Keir Downey is a multidisciplinary artist based in England where he was educated at the prestigious Bradford Grammar School under a contemporary of David Hockney. It was here that he found his passion for art, in particular, painting. He had previously considered a career in rugby until a long-term injury thwarted his plans and made him reconsider his future. After school he went to study at Bradford Art College, Cumbria Institute of the Arts and Lancaster University before recently completing his MA in Arts Practice with UEA and the University of Essex.

Throughout his life Keir has travelled to and resided in many different countries however it was his time in Switzerland during his mid twenties that pushed him towards his current work. Living on the shores of Lake Geneva in Montreux he was inspired by the light and the relentless changing of colours along the water and landscape. Colours feature heavily within Keir’s work and as a consequence, he sees himself equally a colourist and mark maker. Having been raised in the Yorkshire Dales, nature has always played a major part in his work even if it wasn’t apparently visual.

“ The places that I have visited and the experiences I have had all manifest themselves within my work. When I paint, it essentially becomes an outpouring of all these memories and feelings. The subject of my work is essentially just a trigger. It becomes a performance between the canvas, the paint, and my emotions.”

Keir hasn’t always been a painter; he initially trained as a painter but was fascinated with commercial art and the immediateness of Graphic Design, which he pursued at BA level. It was here that he developed a multidisciplinary approach, being fascinated by both modern and traditional practices. In his current work he has worked within a number of different disciplines most recently with his work based around ‘Food’. This multidisciplinary approach is very important to his practice.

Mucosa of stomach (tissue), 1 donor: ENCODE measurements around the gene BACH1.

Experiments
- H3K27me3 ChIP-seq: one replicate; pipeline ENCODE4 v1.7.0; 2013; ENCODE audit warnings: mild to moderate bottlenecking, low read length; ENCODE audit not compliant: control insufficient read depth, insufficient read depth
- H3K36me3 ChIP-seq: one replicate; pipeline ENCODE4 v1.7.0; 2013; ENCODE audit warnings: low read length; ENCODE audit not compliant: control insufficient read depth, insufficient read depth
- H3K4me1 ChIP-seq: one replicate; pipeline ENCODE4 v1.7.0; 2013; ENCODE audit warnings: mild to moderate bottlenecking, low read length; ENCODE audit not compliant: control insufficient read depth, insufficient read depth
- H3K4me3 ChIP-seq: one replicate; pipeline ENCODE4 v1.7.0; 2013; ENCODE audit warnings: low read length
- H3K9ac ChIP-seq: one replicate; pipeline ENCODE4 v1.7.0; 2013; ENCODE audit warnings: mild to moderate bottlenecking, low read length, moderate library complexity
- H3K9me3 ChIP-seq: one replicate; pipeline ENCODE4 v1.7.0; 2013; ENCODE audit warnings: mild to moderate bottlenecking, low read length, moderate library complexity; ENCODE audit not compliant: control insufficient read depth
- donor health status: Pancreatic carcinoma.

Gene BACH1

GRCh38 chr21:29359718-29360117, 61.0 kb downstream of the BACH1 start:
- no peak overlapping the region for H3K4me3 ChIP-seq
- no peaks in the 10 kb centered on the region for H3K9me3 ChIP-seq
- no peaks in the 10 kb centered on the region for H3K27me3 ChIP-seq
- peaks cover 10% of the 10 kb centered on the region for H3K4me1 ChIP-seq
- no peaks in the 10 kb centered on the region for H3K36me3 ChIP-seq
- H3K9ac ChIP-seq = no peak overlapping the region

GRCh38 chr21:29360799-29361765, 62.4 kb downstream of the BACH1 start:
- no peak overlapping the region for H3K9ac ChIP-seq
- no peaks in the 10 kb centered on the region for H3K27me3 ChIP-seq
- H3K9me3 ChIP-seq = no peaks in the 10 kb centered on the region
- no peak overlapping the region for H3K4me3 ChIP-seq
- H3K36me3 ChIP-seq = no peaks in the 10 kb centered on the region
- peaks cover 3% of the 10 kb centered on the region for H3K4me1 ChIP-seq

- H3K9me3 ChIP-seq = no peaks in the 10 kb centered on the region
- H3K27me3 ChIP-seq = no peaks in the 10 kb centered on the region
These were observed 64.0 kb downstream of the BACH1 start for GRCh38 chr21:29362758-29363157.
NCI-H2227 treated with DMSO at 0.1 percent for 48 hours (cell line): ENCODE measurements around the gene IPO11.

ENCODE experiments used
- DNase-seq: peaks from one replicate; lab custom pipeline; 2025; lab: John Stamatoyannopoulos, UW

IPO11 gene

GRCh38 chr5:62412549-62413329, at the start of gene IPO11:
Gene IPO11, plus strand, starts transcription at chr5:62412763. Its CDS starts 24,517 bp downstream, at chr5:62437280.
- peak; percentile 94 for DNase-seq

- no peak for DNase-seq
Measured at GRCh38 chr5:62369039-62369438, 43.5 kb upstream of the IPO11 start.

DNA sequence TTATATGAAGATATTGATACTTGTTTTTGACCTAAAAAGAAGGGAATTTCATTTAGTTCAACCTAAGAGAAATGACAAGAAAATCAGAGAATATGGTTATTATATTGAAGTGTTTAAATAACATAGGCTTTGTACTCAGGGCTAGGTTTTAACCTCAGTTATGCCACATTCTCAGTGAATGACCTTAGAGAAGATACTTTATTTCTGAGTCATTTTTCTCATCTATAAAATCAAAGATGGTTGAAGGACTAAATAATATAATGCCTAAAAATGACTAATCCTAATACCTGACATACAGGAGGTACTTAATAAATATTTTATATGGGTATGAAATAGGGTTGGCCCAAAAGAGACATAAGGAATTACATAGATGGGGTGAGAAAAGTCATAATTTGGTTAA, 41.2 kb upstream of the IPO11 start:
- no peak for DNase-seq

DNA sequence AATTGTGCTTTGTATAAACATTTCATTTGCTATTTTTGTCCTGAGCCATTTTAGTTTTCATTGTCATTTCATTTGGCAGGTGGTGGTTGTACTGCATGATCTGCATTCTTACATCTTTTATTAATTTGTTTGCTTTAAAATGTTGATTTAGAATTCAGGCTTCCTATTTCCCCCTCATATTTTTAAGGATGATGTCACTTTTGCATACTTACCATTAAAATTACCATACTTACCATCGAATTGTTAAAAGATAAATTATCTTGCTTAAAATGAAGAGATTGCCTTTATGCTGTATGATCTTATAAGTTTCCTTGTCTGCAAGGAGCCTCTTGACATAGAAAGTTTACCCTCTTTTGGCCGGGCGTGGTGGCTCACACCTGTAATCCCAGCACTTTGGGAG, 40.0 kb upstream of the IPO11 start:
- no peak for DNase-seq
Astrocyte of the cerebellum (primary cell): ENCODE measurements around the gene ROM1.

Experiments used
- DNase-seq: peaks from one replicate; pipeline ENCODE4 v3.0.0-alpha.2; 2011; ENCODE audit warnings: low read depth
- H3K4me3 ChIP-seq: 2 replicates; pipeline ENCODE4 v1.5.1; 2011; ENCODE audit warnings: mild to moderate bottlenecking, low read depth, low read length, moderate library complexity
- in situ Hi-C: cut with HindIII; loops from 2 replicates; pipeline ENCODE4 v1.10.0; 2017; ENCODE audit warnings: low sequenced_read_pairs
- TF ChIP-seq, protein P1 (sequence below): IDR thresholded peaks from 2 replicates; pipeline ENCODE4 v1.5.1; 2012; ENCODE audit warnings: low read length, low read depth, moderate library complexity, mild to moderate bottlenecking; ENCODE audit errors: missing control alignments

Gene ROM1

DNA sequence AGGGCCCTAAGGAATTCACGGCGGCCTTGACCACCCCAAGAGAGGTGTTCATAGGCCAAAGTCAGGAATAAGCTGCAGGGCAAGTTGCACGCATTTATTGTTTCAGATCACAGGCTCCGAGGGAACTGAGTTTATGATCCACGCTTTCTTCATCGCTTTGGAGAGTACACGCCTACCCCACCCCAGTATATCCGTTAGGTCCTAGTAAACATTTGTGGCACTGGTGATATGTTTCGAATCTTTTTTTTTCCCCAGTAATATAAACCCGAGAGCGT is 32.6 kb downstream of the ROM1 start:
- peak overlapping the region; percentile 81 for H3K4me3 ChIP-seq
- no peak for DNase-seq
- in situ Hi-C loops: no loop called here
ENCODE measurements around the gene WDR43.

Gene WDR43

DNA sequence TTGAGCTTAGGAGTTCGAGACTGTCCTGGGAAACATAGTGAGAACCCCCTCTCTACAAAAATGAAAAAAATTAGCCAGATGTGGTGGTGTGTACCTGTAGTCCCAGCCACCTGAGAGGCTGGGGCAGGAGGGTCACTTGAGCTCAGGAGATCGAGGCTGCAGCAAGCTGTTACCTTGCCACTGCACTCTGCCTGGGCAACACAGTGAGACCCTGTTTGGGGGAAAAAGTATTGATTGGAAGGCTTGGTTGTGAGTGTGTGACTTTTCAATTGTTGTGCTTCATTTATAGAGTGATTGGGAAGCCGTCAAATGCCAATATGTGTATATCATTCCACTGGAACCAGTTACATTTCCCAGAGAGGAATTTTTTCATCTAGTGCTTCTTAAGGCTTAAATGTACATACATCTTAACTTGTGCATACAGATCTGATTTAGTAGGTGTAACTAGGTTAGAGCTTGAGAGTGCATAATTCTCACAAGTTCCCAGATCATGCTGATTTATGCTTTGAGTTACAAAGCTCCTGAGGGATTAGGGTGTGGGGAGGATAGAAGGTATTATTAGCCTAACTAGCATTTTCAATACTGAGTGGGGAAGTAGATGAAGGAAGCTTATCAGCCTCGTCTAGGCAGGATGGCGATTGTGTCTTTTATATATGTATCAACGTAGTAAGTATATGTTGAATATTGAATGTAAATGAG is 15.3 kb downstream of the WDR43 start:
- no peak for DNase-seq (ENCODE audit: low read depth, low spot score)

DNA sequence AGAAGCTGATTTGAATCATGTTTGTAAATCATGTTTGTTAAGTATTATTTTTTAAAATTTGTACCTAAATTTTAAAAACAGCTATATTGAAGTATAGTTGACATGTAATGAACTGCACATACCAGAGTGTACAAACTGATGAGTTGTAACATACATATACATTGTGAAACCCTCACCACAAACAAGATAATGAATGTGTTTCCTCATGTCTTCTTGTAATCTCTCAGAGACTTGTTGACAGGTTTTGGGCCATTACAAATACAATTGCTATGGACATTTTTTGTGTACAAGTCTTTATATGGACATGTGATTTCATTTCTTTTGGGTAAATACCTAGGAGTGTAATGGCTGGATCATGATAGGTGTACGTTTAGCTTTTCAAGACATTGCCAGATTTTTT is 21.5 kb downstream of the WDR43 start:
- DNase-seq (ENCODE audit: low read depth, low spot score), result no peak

“It is important to remain fluid in one’s practice. If something is forced to work in one particular medium then the work will loose all sense of purpose. Paint is just one medium out of a plethora that could be used and so as an artist one must have a diverse understanding and appreciation of what could be possible and the processes involved.”

This he sees as being the major problem with the recent context of painting.

“With the invention of the camera, people thought this would bring about the death of painting. However, even though it had fallen out of fashion due to a bit of an identity crisis it was more to do with artists not realizing the remarkable power and diversification such a simple medium can have.”

Keir’s work speaks from his soul. He often walks into his studio and has no fixed notion of what will happen and he often leaves it stunned having metaphorically thrown everything at the canvas.

“ How can one simple medium which in its truest form is just pigment and oil cause so much excitement and frustration simultaneously in addition to speaking from the soul.”

It is this experience that makes painting such a necessary process for Keir and his practice and even though he does work with a diverse range of materials and processes. He will always be a painter.